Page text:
How does rising atmospheric CO2 affect marine organisms?

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CO2 Effects on Decomposition Rates of Native Plants
Hirschel, G., Korner, C. and Arnone III, J.A.  1997.  Will rising atmospheric CO2 affect leaf litter quality and in situ decomposition rates in native plant communities?  Oecologia 110: 387-392.

What was done
Fallen leaves from plants growing in an alpine grassland, a lowland calcareous grassland and a lowland wet tropical rainforest under ambient and elevated CO2 concentrations were collected and analyzed for their initial lignin, nitrogen and carbon concentrations, after which they were weighed, put in 1-mm-mesh nylon bags and placed upon the soil surfaces from which they were taken.  Then, at the conclusion of a full growing season in each ecosystem, the mesh bags were retrieved and the percentage biomass remaining in the bags determined.

What was learned
The quality of the naturally-senesced leaf litter of the CO2-enriched plants in all three ecosystems "was not significantly different from that produced in similar communities maintained at current ambient CO2 concentrations."  In addition, decomposition rates of litter produced under ambient and elevated CO2 did not differ significantly, with one exception.  In the high alpine sedge, Carex curvula, growing in the Swiss Alps, decomposition of litter produced under elevated CO2 "was significantly slower than that of litter produced under ambient CO2."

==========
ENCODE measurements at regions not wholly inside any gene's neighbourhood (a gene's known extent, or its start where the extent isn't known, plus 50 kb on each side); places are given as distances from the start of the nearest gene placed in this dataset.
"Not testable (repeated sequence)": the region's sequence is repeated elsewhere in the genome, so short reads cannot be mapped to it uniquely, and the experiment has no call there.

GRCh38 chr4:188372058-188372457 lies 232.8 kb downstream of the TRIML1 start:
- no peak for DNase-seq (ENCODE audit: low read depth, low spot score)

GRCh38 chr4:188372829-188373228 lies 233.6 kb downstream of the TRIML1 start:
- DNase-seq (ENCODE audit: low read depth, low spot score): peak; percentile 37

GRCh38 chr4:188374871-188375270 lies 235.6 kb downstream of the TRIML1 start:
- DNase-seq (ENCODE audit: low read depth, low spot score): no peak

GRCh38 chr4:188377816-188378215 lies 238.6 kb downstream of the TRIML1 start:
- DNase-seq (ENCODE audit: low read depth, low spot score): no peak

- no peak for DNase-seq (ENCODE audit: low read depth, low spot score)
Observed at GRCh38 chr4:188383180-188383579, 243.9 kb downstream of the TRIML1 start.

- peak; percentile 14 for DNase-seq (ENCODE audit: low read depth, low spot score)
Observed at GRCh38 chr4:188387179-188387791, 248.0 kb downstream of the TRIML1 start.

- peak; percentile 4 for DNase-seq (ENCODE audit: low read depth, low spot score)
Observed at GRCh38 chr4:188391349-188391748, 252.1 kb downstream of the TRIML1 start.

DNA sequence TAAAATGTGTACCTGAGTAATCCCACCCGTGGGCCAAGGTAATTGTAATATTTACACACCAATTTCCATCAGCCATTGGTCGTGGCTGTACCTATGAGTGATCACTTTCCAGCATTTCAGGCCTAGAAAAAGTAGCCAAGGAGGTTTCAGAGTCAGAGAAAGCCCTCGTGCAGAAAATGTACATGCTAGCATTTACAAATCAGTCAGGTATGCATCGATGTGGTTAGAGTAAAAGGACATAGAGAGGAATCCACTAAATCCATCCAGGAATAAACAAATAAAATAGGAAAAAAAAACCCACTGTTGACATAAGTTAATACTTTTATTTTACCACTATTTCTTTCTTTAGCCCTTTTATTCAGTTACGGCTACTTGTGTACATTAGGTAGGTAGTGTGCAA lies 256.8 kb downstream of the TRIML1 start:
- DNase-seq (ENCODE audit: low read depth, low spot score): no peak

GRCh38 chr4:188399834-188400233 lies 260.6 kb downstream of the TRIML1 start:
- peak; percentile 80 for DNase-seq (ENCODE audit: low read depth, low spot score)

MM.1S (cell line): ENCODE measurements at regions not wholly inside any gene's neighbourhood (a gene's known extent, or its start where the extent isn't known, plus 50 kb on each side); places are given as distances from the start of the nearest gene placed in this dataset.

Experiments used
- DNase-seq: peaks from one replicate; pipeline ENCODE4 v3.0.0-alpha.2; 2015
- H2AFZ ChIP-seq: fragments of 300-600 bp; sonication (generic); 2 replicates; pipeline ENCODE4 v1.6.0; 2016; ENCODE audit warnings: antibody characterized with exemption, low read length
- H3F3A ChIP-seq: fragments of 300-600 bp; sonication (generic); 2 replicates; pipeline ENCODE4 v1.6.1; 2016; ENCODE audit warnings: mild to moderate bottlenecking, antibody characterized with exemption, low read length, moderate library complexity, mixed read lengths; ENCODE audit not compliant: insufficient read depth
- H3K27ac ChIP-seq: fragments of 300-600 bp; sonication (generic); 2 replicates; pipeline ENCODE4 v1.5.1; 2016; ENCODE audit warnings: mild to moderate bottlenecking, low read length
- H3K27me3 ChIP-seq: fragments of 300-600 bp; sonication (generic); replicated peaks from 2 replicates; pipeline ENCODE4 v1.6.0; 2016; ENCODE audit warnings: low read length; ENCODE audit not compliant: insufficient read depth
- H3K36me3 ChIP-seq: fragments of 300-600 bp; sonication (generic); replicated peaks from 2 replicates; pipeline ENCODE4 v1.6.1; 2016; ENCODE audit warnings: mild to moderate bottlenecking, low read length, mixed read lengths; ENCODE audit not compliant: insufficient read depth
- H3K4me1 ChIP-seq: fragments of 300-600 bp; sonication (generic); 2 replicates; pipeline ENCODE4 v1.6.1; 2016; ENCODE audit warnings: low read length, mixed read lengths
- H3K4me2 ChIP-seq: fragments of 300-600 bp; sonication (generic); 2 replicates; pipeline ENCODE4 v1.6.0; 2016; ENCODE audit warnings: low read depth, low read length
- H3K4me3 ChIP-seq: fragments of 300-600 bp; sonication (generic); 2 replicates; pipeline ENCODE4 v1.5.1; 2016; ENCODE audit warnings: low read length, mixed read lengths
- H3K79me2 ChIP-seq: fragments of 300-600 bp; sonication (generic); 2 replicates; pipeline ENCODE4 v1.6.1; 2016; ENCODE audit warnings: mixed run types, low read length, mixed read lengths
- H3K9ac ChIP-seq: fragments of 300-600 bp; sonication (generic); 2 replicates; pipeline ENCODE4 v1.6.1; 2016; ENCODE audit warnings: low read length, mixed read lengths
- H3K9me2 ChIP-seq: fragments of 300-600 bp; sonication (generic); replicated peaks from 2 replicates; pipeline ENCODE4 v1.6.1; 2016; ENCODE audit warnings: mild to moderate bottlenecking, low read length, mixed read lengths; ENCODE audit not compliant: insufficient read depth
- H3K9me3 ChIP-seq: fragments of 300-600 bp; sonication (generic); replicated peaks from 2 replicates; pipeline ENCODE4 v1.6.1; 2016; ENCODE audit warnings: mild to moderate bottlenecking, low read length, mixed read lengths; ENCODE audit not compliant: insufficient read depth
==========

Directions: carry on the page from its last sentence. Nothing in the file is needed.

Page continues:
What it means
In all three ecosystems studied, the equivalence of litter quality and rate of decomposition in ambient and CO2-enriched atmospheres suggests that with more above- and below-ground biomass production under CO2-enriched conditions, more carbon will be sequestered in the soil than is being trapped there now.  This phenomenon should help to mute the ongoing rise in the air's CO2 content and similarly impact any CO2-induced global warming that may be occurring.

Reviewed 15 November 1999